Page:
Climate Change

Climate change and water: Wise old ways

We need to tweak traditional methods to tackle climate change

 
By Biksham Gujja
Last Updated: Sunday 22 March 2020
A baoli. Photo: RK Srinivasan

Traditional water management systems, such as tanks, wells and ponds, had inbuilt sustainability and stood the test of time. Sound on knowledge, these were designed for multi-functions but could not meet the growing human needs. Their inbuilt sustainability needs to be brought back through different designs and interventions. This is a challenge. 

Growing water needs of humans led to rapid extraction of surface and ground water. This put pressure on the traditional systems and they started disappearing. Where once wells, tanks and ponds stood, we now have apartments. Fragmentation of land, increase in land prices and urban expansion swallowed public and private spaces. Not that everything has been lost.

But whatever has remained has been altered and is no longer traditional or serves the purpose for which it was built. The realisation that these systems need to be revived led to many projects. Governments allocated a lot of money to protect whatever remained. There are many support groups and lobbies to protect, revive and even expand these systems. The results, however, have been mixed and it is difficult to say how much have the programmes contributed to solve the water crisis.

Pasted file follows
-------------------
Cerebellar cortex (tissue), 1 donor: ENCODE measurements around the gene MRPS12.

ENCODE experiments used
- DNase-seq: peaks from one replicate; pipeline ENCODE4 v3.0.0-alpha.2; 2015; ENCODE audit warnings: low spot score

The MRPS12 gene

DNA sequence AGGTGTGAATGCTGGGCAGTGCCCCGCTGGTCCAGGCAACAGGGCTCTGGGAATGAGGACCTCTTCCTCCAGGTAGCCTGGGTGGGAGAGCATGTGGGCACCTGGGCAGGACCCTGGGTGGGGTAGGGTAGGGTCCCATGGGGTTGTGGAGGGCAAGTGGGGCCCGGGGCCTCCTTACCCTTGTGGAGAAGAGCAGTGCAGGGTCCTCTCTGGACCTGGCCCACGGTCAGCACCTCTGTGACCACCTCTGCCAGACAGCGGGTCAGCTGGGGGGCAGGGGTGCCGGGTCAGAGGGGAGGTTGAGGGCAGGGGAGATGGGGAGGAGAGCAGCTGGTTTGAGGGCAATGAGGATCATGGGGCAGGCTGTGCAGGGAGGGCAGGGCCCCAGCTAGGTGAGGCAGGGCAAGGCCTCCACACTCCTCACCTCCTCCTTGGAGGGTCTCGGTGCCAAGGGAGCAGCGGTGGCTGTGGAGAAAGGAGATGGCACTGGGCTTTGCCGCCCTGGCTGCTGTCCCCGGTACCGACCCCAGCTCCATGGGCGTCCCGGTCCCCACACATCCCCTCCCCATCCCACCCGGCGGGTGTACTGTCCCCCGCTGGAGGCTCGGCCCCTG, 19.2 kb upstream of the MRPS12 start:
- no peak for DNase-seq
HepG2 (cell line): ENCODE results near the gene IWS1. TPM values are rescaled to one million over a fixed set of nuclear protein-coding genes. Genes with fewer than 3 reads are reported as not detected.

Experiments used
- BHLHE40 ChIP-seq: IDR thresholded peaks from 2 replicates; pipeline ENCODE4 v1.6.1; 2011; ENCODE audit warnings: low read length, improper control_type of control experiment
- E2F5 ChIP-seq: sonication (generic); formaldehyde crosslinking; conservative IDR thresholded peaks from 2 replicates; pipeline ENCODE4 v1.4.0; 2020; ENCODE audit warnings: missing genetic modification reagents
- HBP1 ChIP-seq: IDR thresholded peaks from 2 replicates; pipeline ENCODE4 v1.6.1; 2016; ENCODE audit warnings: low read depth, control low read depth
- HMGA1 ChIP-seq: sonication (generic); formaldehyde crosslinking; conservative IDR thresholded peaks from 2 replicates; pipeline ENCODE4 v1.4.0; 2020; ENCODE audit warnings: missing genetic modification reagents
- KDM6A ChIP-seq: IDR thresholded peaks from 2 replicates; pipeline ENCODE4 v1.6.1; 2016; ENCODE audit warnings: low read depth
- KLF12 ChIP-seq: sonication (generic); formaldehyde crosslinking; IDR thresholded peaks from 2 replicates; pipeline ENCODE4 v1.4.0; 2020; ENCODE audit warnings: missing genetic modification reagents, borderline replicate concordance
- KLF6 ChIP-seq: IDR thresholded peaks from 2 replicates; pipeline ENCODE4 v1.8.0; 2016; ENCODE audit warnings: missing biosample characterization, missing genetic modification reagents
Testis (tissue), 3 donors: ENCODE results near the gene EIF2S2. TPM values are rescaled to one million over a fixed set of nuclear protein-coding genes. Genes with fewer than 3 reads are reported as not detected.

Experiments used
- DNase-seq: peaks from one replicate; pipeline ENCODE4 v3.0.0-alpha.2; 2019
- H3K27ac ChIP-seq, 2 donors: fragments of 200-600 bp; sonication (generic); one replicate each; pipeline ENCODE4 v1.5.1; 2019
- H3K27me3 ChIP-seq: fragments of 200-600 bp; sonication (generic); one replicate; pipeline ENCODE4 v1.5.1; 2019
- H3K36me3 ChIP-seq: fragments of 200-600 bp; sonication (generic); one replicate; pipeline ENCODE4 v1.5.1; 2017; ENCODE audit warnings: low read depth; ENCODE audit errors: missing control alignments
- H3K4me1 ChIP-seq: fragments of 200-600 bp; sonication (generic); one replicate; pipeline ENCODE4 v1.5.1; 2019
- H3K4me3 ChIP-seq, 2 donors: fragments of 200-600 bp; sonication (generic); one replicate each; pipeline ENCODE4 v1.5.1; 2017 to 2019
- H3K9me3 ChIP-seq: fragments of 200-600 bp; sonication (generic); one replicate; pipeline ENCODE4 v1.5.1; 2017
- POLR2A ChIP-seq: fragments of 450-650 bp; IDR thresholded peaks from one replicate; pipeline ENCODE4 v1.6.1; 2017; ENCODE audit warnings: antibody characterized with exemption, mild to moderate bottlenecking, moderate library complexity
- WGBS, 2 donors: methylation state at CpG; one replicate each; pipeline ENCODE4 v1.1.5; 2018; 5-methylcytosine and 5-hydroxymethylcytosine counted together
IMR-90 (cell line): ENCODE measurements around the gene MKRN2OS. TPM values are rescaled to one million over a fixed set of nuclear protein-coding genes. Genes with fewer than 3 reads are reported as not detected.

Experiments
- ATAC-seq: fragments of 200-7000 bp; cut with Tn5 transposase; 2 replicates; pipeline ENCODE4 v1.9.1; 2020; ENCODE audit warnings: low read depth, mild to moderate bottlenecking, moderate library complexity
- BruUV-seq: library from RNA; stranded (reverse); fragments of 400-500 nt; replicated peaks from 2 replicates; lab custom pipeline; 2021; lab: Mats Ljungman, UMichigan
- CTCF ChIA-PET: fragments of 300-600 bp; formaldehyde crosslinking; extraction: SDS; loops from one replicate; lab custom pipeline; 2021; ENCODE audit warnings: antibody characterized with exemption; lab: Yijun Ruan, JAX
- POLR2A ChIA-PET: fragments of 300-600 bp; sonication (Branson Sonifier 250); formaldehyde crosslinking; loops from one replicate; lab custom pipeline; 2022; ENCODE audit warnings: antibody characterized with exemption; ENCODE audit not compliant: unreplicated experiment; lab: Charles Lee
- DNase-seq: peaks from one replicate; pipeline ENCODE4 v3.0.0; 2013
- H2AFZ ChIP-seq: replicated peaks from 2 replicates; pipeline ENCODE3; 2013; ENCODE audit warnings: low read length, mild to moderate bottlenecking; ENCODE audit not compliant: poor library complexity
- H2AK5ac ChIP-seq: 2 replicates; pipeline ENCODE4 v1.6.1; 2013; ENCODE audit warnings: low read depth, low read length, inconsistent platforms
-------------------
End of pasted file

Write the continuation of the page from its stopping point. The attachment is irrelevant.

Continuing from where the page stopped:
Moreover, it is beyond the scope of traditional water management systems to solve the problems posed by climate change, which are of a different scale. Wherever they still exist, however, the systems can help communities adapt to the impact of climate change at local levels. 

Thanks to the efforts of civil society organisations in the past two-three decades, there is awareness for protecting, restoring and revitalising traditional waterbodies across the country. In rural India, while the net area and role of traditional systems in meeting water needs has declined, there are many projects to restore them. Urban spaces too are increasingly creating provisions for water storage systems including treatment plants.

There is an interest to protect the water structures that have survived in the neighbourhood. Households now want to build structures to store rainwater with or without government support. There are several products in the markets to help households save, treat and reuse water.

These initiatives will contribute to reducing water demand and governments are incorporating them in the standard guidelines for high-end building projects. To what extent these will address the problems of climate change is difficult to say, but they surely reflect people’s awareness about the need of local water storage in addressing the global problem.

The underlying concept of re-using and storing water built in the traditional systems can be a great help in designing interventions to deal with much bigger challenge of climate change and its impact on our water resources.

This was first published in Down To Earth's print edition (dated 16-31 March, 2020)

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